Possession is at the heart of the voodoo ritual, during which the spirits speak and act through family members. There are literally hundreds of deities in the voodoo pantheon, derived from a variety of African nations. The religion also focuses on venerating ancestors and dealing with the dead. In Clint Eastwood's film, Midnight in the Garden of Good and Evil, which opens this month, a voodoo priestess tries to commune with the spirits of the dead in a graveyard at midnight. In its own Hollywood way, the movie touches upon an important voodoo tenet - that those who lived before influence the lives of those living today.

By now, possessions are coming thick and fast. Every time a god enters someone, there is a loud thump from the drums (Damas Fan Fan Louis tries to "get" people) and the dizzying smell of Cologne is pungent in the air. The gods flaunt their personalities aggressively, in a dramatic confrontation with the sometimes frightened believers. A farmer god, Azaka, takes over the body of an older woman wearing thick glasses. In her state of possession, she no longer needs glasses and her face becomes screwed up and angry. She demands money from people, sputtering curses if they're not quick on the draw with a dollar bill.

Around two o'clock, four hours into the ceremony, we come to the main event. Erzulie Freda has entered the room in the shape of Mamoun, the chief mambo. She disappears upstairs to change and returns, pretty in pink and clutching a bouquet of roses. She is escorted to the altar and takes her seat next to the nervous-looking bridegroom. The marriage ceremony, conducted in French, begins with the "Hail Mary" - over two centuries, voodoo has incorporated the imagery of Roman Catholicism. Erzulie emits a low hiss like the sound of a tyre going down as the priest incorrectly addresses her as "Madame". He is quickly corrected by the crowd. "Mademoiselle," they say in unison. Soon, the two are declared "man et femme".

The drumming kicks in again as the newlyweds drink a glass of champagne, toasting their union. The flirtatious Erzulie Freda grabs at every man in the room, leaving her husband looking on. She purses her red lips provocatively, rubs my face and wraps her legs around me. Embraced by a goddess. "She is pleasure, and pleasure is something the Iwa have given us," explains Dorothy Desir- Davis. "She is love, and love is to be shared."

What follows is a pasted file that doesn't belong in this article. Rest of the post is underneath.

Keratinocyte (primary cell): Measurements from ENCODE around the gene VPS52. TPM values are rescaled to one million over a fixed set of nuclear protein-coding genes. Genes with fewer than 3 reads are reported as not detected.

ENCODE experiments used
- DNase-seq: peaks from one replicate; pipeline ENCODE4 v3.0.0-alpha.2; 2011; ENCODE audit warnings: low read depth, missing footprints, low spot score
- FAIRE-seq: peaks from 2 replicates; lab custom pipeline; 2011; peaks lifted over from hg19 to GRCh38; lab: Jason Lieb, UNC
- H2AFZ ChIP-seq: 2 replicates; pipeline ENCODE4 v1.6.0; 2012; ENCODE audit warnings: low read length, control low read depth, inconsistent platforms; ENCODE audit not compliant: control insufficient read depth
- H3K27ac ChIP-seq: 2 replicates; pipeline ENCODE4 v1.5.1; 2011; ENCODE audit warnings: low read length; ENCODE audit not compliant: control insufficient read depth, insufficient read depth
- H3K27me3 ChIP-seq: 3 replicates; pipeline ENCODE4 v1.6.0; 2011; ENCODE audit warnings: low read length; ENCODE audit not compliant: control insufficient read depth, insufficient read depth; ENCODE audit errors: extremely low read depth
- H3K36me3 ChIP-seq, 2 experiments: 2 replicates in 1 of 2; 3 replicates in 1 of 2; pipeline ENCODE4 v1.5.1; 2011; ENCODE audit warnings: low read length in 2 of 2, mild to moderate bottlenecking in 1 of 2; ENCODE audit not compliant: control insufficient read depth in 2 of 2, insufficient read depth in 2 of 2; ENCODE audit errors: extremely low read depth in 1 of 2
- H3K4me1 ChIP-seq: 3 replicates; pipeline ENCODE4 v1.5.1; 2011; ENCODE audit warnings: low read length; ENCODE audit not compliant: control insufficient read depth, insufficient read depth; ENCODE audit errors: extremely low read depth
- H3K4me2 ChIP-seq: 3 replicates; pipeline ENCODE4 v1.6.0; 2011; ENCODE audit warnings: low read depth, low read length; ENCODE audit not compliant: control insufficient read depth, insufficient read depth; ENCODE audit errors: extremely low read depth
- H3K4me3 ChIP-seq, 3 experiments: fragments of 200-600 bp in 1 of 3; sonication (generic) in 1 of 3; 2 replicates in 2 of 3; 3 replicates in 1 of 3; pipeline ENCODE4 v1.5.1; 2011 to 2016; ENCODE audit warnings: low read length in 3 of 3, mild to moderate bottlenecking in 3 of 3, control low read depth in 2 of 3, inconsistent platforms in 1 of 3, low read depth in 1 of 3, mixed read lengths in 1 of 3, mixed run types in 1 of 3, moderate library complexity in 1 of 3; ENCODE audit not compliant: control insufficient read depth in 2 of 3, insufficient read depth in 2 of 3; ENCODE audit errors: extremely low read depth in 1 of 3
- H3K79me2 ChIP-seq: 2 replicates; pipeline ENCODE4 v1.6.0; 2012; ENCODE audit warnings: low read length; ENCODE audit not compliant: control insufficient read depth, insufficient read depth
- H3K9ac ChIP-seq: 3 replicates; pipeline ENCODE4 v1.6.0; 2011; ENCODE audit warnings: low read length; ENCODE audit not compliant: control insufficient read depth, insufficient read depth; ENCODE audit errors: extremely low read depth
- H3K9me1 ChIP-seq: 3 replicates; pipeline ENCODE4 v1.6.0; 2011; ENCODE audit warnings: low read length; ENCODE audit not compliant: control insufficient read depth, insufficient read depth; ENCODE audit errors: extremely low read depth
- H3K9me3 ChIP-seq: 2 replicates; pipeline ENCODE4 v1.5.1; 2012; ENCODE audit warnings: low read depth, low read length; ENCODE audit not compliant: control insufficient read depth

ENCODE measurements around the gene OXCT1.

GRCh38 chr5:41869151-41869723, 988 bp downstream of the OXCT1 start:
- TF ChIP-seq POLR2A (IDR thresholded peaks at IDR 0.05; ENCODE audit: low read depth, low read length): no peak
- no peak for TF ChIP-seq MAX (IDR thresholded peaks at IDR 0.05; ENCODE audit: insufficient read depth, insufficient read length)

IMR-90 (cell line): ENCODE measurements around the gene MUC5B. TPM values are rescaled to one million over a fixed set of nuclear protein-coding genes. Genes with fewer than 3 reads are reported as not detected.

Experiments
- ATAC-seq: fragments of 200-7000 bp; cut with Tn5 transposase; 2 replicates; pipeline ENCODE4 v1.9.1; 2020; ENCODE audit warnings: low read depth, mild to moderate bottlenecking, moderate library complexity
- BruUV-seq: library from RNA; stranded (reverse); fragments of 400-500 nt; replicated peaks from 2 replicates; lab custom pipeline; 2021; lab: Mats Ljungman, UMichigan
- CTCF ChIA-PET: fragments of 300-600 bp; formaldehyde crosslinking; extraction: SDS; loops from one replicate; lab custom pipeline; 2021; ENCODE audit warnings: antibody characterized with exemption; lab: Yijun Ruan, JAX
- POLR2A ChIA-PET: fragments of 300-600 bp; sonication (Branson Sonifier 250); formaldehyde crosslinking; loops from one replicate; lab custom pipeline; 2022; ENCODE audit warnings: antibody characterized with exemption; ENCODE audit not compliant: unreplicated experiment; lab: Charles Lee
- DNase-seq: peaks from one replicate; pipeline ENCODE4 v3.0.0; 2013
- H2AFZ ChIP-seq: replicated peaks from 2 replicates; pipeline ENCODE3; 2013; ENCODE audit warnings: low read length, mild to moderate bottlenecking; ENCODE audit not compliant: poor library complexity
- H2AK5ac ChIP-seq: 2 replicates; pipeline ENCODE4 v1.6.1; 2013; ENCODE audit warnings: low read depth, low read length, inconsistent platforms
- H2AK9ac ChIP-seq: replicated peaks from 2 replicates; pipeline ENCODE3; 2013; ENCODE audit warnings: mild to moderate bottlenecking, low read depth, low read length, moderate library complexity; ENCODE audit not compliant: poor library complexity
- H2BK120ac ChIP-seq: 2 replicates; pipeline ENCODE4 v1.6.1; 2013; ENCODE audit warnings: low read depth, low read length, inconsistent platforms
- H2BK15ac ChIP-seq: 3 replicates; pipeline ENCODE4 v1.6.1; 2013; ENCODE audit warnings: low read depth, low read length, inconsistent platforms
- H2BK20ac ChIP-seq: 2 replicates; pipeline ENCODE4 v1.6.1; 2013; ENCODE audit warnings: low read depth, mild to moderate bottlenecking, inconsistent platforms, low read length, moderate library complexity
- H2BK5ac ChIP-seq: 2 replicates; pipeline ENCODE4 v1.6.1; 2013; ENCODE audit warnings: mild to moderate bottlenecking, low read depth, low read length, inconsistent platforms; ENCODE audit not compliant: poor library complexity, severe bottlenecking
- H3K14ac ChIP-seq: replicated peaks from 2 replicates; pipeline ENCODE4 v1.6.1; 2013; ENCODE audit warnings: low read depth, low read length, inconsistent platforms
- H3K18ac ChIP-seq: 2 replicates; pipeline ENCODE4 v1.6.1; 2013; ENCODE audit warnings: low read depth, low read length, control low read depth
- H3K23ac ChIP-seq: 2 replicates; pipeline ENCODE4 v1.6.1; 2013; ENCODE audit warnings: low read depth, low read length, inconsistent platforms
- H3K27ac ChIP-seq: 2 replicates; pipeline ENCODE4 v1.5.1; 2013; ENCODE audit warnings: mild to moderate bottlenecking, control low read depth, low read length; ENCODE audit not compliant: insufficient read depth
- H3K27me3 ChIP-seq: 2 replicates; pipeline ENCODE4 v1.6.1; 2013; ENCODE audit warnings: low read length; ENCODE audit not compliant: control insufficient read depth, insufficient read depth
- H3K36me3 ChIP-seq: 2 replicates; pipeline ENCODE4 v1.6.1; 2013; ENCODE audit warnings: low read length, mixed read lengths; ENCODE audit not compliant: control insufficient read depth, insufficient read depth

But there is a darker side to voodoo. Around four in the morning, the ritual goes into the next phase - the invocation to Erzulie Dantor, the African Madonna. "The rhythm of the drums has changed," says the woman next to me, with a trace of nervousness. "There's a difference, when they change the rite." The gods being summoned are the Petro gods, created in Haiti in the 18th century to help the slaves defeat their colonial masters. "These spirits are very strong," says Louis, his face shining with sweat. "The Petro spirits, as soon as you do something wrong, even me as

a voodoo priest, they can kill you in a second." The drumming sounds like a volley of semi-automatic gunfire.

Suddenly, the tall, wiry priestess is standing in the middle of the floor, wielding a large machete. She shouts at people, ordering them to kneel before her, gesturing with the weapon, which looks suitably dangerous in this cramped space. This has nothing to do with black magic. The voodoo ritual is about acknowledging all the forces of life, says Desir-Davis. The Petro gods represent a different incarnation of natural force. "When we're dealing with the forces of nature, there are positive and negative things that exist," she says. "The same leaf that can be used to heal you, can also be used to do you harm."

No harm is done. After the second wedding to Erzulie Dantor, people begin to disperse. It's six in the morning and a pale, milky dawn is breaking over Brooklyn. A woman, seen earlier as the god Azaka, is on her way to work. She's anything but exhausted. "After a wonderful party like that, who needs to sleep," she says, striding out into the daylight `You cannot miss one step or one point of the design,' says Louis, as he traces the intricate pattern (above, watched by Desir-Davis). `Otherwise, you might end up calling down someone you don't want'